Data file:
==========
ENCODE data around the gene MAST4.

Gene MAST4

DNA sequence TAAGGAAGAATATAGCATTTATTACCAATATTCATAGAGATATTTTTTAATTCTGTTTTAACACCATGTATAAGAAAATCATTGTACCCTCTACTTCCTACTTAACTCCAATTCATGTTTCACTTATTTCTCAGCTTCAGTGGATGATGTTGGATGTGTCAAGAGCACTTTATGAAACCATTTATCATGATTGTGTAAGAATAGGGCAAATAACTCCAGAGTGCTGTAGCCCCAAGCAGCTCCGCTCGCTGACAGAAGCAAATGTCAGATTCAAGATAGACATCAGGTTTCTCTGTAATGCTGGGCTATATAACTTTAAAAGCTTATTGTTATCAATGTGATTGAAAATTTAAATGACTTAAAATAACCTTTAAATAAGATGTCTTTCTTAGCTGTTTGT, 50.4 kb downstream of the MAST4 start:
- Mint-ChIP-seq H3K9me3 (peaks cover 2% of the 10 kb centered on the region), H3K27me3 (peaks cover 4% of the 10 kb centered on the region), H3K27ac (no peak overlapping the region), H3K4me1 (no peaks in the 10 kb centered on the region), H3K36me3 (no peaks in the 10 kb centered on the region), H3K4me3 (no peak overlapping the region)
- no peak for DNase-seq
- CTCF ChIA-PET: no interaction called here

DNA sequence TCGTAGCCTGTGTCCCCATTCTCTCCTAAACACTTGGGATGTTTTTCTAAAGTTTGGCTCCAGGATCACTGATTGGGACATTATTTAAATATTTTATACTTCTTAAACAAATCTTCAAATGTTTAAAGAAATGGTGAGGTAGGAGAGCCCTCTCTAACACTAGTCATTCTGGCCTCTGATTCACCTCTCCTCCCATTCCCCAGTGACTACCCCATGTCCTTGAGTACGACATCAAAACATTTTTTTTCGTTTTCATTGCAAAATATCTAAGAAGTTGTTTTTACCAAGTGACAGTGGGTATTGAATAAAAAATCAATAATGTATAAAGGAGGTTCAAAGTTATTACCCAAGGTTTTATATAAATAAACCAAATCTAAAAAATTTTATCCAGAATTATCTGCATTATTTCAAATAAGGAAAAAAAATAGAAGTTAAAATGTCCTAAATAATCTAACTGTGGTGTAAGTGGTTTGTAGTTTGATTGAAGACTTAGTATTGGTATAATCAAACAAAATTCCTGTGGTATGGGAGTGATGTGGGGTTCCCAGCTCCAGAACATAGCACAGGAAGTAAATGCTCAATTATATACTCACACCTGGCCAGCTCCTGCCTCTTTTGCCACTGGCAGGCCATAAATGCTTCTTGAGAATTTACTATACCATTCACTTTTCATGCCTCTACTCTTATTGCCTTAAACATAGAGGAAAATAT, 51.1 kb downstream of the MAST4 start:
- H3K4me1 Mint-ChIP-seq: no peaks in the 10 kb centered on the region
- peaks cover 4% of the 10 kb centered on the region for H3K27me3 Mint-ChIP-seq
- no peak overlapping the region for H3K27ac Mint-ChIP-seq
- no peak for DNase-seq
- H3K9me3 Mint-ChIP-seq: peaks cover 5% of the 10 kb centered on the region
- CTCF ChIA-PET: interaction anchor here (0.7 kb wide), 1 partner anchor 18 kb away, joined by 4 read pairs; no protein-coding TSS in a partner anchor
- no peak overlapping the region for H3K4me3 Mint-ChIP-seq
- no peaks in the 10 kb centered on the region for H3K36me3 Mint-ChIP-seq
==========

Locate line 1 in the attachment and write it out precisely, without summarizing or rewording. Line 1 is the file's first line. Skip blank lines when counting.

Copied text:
ENCODE data around the gene MAST4.